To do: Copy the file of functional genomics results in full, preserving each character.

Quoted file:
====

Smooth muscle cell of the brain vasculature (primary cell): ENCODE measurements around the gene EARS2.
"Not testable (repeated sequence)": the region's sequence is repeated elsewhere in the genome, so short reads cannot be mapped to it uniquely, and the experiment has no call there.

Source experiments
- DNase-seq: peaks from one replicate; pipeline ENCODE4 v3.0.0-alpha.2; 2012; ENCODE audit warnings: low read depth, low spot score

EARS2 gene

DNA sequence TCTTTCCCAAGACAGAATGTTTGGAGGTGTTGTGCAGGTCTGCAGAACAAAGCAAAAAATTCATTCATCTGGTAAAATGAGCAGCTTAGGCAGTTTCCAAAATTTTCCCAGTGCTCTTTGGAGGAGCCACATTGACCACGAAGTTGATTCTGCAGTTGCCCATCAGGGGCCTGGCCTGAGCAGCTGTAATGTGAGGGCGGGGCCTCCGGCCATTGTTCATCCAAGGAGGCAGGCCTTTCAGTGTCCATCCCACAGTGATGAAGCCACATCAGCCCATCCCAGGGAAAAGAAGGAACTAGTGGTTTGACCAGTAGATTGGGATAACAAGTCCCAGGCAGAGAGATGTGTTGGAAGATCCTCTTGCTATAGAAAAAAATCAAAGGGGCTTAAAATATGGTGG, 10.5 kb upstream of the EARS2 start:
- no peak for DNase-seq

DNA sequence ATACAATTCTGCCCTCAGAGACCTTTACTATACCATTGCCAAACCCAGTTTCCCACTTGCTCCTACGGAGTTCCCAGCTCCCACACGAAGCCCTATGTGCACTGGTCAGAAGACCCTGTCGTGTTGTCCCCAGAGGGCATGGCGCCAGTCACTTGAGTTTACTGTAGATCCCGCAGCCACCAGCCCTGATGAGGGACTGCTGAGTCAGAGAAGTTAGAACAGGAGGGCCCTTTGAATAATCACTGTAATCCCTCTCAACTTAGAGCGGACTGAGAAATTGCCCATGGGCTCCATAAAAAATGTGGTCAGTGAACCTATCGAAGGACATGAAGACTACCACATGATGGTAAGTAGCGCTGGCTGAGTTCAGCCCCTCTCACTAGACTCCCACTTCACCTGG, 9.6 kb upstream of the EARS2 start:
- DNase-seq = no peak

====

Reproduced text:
Smooth muscle cell of the brain vasculature (primary cell): ENCODE measurements around the gene EARS2.
"Not testable (repeated sequence)": the region's sequence is repeated elsewhere in the genome, so short reads cannot be mapped to it uniquely, and the experiment has no call there.

Source experiments
- DNase-seq: peaks from one replicate; pipeline ENCODE4 v3.0.0-alpha.2; 2012; ENCODE audit warnings: low read depth, low spot score

EARS2 gene

DNA sequence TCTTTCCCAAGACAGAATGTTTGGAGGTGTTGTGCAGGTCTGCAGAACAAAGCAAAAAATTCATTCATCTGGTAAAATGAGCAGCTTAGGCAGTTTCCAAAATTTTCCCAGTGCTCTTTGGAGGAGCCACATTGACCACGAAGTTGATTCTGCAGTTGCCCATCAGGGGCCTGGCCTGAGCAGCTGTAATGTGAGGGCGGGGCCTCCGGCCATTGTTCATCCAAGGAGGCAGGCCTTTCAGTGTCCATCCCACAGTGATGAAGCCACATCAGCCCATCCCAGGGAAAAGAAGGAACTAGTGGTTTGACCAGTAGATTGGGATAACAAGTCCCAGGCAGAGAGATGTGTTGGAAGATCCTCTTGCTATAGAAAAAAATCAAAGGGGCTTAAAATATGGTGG, 10.5 kb upstream of the EARS2 start:
- no peak for DNase-seq

DNA sequence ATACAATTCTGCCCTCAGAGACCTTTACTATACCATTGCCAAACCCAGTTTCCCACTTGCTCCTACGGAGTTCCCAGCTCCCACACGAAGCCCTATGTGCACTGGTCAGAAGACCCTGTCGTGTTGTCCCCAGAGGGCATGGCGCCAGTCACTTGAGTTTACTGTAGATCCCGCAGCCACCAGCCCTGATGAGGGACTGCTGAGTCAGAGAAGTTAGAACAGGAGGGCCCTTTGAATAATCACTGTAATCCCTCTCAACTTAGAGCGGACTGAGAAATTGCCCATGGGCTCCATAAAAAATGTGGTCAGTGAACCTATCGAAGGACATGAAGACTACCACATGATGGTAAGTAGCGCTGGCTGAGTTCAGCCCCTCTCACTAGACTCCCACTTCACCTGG, 9.6 kb upstream of the EARS2 start:
- DNase-seq = no peak